When traders long a position, they set their trailing stop below the current price. When short, trailing stops are placed above the current price.
As the price moves favorably for the trader, the trailing stop moves up for long positions and down for short positions. The trail variance determines the order price used relative to the current price. OKX supports two trail variance modes.
If a trader is long and the price continues to move downward, eventually, the price will hit the trailing stop, and the trade will execute.
Selecting “Var.” from the OKX trading dashboard menu will deploy orders at a fixed USDT amount above the current market price when shorting and below it when longing. “Ratio” will deploy orders above or below the market price at the percentage selected.
Trailing stop order example
Suppose you bought 1 BTC at $40,000 in anticipation of a price pump but will be unable to monitor your trades for a short period. You could place a trailing stop sell order with a trail variance of 500 USDT to maximize your position’s profitability and exit on a trend reversal.
The BTC price starts rising, moving from $40,000 to $42,500 in just a few hours. It then pulls back suddenly, losing $500. Your trailing stop executes $500 below the local high, exiting the position in profit.
Alternatively, you can use a trailing stop to enter a position at a favorable price. Suppose BTC price has been plunging, and you believe a relief bounce is likely. You could set a trailing stop to buy BTC at 5% above a local low. When BTC price reverses to the upside, your order will execute, giving you exposure to what may be a continued upward price move.
In hugely volatile markets like cryptocurrencies, carefully choosing your trail variance amount is essential. A smaller price movement will trigger your order if you set it too close to the current price. If you set it too far from the current price, you will miss out on some or potentially all of a price move.
OKX trailing stop optimizations
Traders can set the price at which they want their trailing stop order to activate using the “Activate price” option. Check the box to enter your desired price before clicking Buy or Sell.
If you don’t set an activate price, the order will be active as soon as it has been submitted, and a buy or sell order will execute when the trail variance condition is met.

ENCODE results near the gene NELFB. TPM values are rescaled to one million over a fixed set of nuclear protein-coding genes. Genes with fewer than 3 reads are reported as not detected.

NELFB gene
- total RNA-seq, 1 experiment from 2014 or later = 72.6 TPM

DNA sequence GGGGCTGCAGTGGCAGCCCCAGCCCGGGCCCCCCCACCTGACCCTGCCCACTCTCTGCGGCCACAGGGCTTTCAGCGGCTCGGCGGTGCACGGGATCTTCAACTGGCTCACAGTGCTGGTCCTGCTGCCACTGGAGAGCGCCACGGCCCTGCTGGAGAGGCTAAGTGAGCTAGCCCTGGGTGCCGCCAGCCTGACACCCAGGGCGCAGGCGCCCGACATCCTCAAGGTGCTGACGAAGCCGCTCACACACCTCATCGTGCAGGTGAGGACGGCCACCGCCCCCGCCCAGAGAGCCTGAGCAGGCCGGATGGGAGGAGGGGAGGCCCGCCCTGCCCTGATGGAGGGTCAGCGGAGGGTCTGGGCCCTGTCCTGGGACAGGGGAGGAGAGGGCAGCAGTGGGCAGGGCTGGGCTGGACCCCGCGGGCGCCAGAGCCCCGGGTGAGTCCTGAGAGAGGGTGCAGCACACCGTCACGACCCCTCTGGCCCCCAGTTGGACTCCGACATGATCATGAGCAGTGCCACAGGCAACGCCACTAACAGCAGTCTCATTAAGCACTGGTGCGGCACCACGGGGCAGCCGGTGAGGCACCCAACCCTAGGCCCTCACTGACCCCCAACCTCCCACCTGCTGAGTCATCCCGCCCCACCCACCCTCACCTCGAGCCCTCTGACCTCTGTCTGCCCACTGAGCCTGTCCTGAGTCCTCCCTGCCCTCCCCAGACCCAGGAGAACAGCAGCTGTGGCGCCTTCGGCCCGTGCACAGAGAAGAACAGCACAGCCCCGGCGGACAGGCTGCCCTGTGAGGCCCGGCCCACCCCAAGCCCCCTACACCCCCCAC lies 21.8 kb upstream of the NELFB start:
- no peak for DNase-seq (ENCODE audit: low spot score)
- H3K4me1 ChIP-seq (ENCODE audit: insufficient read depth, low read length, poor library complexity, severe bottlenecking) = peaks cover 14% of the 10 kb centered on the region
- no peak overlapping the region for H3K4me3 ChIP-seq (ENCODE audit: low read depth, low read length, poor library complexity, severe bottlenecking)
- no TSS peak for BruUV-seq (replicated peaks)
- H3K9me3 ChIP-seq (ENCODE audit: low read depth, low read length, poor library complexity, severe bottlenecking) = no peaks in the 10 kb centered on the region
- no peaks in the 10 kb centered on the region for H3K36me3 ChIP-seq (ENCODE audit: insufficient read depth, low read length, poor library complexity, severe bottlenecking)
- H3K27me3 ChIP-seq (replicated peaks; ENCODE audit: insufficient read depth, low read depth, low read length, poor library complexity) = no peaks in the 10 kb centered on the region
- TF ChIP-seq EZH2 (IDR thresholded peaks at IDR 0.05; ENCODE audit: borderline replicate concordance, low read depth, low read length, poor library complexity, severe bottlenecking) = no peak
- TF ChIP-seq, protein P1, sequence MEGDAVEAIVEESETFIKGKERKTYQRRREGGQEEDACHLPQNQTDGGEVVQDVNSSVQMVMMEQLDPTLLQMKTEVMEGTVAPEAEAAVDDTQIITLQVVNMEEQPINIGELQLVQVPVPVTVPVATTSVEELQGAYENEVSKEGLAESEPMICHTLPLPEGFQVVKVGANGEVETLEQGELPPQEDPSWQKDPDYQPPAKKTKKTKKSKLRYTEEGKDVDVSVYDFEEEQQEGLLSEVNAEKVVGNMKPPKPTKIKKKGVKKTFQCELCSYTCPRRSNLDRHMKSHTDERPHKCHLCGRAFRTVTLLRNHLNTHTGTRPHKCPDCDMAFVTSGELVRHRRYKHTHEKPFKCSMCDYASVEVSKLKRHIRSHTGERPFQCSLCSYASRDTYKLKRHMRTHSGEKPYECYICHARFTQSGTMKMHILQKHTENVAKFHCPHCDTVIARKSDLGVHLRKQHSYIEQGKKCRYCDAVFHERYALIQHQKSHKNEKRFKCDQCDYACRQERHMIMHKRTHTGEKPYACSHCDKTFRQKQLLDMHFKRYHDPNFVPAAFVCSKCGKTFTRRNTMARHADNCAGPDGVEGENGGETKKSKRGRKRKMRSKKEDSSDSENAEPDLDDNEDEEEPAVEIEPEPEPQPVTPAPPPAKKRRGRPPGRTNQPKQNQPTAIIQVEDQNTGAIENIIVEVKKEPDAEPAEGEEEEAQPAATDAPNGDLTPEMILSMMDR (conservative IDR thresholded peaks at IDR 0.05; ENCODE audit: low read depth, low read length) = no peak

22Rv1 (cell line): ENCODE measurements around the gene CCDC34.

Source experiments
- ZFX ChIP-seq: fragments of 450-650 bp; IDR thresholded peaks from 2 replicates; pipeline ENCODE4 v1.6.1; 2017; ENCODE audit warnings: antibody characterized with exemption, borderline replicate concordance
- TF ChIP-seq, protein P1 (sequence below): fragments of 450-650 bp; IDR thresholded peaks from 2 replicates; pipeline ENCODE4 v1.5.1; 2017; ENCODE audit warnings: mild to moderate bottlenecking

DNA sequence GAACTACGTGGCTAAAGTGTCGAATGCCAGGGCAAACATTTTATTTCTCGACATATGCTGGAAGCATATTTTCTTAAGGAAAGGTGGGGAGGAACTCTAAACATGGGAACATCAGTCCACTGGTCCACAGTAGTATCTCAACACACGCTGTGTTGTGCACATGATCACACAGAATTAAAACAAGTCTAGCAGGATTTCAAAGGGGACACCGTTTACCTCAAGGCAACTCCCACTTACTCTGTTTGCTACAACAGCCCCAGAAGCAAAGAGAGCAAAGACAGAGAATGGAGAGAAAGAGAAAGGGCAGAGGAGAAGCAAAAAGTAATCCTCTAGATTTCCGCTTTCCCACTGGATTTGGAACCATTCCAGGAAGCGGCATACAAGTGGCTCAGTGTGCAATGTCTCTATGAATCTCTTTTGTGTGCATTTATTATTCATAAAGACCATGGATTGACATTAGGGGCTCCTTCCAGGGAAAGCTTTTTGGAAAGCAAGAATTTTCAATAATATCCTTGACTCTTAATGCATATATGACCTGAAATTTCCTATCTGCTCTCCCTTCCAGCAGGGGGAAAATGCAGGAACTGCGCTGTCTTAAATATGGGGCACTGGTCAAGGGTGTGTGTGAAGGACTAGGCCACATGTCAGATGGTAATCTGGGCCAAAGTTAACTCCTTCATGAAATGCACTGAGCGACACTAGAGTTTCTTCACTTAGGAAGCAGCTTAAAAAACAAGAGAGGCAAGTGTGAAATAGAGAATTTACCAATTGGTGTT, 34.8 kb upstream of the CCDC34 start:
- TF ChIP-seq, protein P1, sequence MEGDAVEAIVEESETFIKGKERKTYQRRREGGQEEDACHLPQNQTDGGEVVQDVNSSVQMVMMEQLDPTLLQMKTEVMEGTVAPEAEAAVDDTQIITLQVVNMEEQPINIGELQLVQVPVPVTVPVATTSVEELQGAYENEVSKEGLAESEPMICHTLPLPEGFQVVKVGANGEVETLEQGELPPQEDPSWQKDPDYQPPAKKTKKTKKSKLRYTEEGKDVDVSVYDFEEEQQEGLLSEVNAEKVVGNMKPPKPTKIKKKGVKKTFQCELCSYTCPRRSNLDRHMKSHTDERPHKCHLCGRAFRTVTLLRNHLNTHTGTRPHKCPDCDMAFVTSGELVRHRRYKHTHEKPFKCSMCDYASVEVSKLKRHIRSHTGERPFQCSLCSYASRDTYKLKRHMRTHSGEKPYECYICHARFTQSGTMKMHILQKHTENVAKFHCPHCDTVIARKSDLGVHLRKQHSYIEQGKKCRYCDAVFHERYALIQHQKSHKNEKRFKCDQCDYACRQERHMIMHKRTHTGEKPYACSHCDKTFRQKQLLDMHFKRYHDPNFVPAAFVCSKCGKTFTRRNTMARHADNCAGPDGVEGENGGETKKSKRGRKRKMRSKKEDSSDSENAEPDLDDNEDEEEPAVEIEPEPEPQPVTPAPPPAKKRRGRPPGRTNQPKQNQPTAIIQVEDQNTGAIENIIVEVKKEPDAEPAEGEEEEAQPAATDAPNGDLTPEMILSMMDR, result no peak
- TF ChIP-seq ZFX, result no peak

How to use trigger orders
A trigger order is an order type that deploys a stop order when a specific price point has been hit. Again, they are a helpful way to automate trades conditionally, enabling traders to take advantage of market conditions even when they cannot closely monitor a position.
Trigger orders have a trigger price, which is the price at which your order will be submitted and can be either market orders or limit orders. Traders can choose whether to use the same trigger price and order price or slightly different prices.
A trigger order is also advantageous because the order is only revealed to the market when the trigger price is hit. This can be particularly important when making large orders that might influence other market participants.
Trigger order example
Suppose the BTC price has fallen from $50,000 to $40,000, and you think it will drop more before reversing. You can use a trigger order to buy BTC at your selected price.
On the trading dashboard, enter the price at which you’d like your order to be submitted in the “Trigger price” field. Then, enter your order price, the relevant amount and click Buy or Sell.
Select the desired order type using the Market button. When the trigger is hit, a market order will execute your trade instantly at the best market price. A limit order will fill at a price you set or better. Like regular stop orders, you can also select the last, index or mark price as your order’s trigger.
How to use advanced limit orders
In addition to regular limit orders with which a user can specify a minimum price at which an order will be filled, OKX offers various advanced limit orders. The different options enable traders to choose the required conditions to execute an order. The available choices are “post only,” “fill or kill” and “immediate or cancel.”
“Post only” ensures that an order is only posted to the order book if it would not be posted at the same price as an existing order on the book. Essentially, the order will always be a “Maker” order, meaning that the trader will benefit from lower Maker fees relative to the more expensive Taker fees. If there is a matching order already on the order book, the “post only” limit order will be canceled automatically.
“Fill or kill orders” cannot be partially filled. Either the entire order is executed, or the order is automatically canceled.
The final advanced limit order option is “immediate or cancel.” As the name suggests, the order is automatically canceled if some or all of it is not filled immediately after posting to the order book.
OKX’s advanced limit orders are easy to use. After selecting the order option from the menu, enter your limit price and the desired amount of the asset being traded. Check the details and click the Buy button to place your order.
Our advanced order types are just one example of our world-leading crypto ecosystem’s many innovative features. Experienced traders can deploy highly sophisticated trading strategies to take full advantage of crypto market movements at OKX.